• Peaceful Phlegmatics are described as having a flat-type personality, being laid back and desiring a peaceful environment above all else. They are easy going, laid back, nonchalant, unexcitable and relaxed. Desiring a quiet and peaceful environment above all else. They tend not to actively upset people, but their indifference may frustrate people. They try not to make decisions, and generally go for the status quo. They are good as mediators because they do not usually have many enemies. They also have a "dry" and quick sense of humor. Phlegmatics are also known as the "Peaceful" type.

None of these types is specifically described as being positive or negative - hence the combination of positive and negative adjectives (i.e. "Powerful" with "Choleric"). They each have upsides and downsides. The characteristics are for observing and identifying, rather than judging.[citation needed]

BibliographyEdit

  • Blow Away the Black Clouds (1979)
  • Personality Plus (1983)
  • Your Personality Tree (1986)
  • The Best of Florence Littauer (1989)
  • Silver Boxes: The Gift of Encouragement (1989)
  • Dare to Dream (1991)
  • Silver Linings: Breaking through the Clouds of Depression (1994)
  • The Gift of Encouraging Words (1996)
  • Personality Plus for Parents: Understanding What Makes Your Child Tick (2000)
  • A Letter is a Gift Forever: The Charm and Tradition of a Handwritten Note (2001)
  • It Takes So Little to Be Above Average (2001)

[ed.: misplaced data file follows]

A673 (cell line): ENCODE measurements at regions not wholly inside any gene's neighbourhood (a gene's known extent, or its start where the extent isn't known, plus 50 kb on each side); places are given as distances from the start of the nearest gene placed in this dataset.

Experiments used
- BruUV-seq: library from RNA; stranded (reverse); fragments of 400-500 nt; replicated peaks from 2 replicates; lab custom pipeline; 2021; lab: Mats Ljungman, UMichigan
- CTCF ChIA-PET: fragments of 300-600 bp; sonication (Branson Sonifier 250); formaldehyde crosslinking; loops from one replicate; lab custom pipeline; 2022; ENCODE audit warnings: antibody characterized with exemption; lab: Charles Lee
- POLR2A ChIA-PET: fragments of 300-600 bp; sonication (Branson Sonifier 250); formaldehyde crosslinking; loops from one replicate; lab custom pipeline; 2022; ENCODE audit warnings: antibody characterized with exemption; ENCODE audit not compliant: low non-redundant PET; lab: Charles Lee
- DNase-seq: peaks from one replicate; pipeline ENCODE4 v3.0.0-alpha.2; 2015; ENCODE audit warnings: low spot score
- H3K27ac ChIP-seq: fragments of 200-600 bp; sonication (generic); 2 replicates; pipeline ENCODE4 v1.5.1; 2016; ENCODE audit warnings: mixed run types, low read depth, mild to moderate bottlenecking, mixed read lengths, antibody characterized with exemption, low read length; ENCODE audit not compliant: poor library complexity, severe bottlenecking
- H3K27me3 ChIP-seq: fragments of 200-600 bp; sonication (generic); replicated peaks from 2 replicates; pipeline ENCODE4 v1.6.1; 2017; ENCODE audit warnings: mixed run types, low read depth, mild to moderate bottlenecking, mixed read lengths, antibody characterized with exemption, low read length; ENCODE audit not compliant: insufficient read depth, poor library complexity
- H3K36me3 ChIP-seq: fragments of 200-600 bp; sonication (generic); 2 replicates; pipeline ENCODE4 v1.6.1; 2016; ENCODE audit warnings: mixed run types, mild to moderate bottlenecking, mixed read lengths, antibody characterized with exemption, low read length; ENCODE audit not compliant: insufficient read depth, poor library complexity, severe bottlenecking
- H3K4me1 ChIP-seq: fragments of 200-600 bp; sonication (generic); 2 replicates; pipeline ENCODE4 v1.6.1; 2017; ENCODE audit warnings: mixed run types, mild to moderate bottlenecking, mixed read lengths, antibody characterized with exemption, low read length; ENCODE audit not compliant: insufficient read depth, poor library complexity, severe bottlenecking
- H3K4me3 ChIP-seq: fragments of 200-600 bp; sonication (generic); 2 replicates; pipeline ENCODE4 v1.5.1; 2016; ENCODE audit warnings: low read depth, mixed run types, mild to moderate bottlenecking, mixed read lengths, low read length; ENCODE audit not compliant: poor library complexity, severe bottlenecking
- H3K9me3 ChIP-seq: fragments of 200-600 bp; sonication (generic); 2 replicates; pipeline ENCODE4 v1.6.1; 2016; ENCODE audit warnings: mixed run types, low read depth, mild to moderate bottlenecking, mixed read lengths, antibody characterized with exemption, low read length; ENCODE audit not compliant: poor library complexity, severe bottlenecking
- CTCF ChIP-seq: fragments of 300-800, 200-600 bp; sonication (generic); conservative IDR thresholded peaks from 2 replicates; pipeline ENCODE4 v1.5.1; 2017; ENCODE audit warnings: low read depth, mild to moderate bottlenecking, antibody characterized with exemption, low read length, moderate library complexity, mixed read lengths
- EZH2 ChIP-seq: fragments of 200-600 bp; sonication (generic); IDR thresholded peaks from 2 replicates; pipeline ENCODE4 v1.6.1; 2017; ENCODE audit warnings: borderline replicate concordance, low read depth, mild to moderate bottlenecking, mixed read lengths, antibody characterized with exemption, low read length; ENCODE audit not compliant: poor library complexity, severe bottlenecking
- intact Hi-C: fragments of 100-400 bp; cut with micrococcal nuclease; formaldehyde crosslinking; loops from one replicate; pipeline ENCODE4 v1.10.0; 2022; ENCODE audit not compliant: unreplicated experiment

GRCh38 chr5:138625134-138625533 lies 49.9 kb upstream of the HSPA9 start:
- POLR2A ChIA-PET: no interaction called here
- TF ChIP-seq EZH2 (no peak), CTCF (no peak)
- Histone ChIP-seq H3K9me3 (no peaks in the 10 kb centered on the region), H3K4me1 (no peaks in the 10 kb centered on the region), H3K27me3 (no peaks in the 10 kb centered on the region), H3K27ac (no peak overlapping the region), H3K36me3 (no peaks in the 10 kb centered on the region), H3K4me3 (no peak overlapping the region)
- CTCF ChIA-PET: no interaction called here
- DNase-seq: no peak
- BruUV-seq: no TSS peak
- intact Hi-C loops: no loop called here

• Personality Plus for Couples: Understanding Yourself and the One You Love (2001)
  • Setting the Stage for Your Child's Faith (2002)
  • Behind the Personality: The Story of My Life (2003)
  • Your Personality Tree (2005)
  • How to Get Along with Difficult People (2006)
  • Communication Plus: How to Speak So People Will Listen (2006)
  • Personality Plus at Work: How to Work Successfully with Anyone (2011)
Co-wrote with husband, Fred Littauer
  • After Every Wedding Comes a Marriage (1997)[1]

ReferencesEdit

  1. ^ a b "Florence Littauer April 27, 1928-July 11, 2020". July 11, 2020.
  2. ^ REYNOLDS, CYNTHIA FURLONG. The four basic types of personality Series: CONNECTIONS. St. Petersburg Times. Jan 11, 1995, p4.D
  3. ^ The Fort Scott Tribune. All Paths Have Led Here: Florence Littauer As Speaker. Jan 31, 1996, p1-2
  4. ^ Hosier, Helen Kooiman. 100 Christian Women Who Changed the Twentieth Century. Baker Publishing Group. 2000, p42-48
  5. ^ "Win-some Women Retreat Set", Ludington Daily News, October 6, 1963, p. 6
  6. ^ a b Weldon, Ann. "I Had To Humble Myself. Florence Littauer Gave Her Life To Jesus Christ After Life's Tragedies Forced Her Into total Defeat", The Evening Independent, November 8, 1980, p. 8A
  7. ^ a b Miller, Betty Jean. "Ladies Prayer Luncheon: Florence Littauer... Some Things Are More Important Than Success", The Evening Independent, November 4, 1980 (Section B).
  8. ^ Fenning, Esther Talbot. "AUTHOR'S STORY OF GETTING ON WITH LIFE FOCUS OF TALK", St. Louis Post-Dispatch, February 17, 1995, p. 4
  9. ^ Stewart, Rose Russell. What We Say can Destroy or Make a Success of a Life. Toledo Blade. Nov 15, 1988, p21
  10. ^ "In Memoriam: Fred Littauer". Archived from the original on 2015-03-30. Retrieved 2014-10-31.

External linksEdit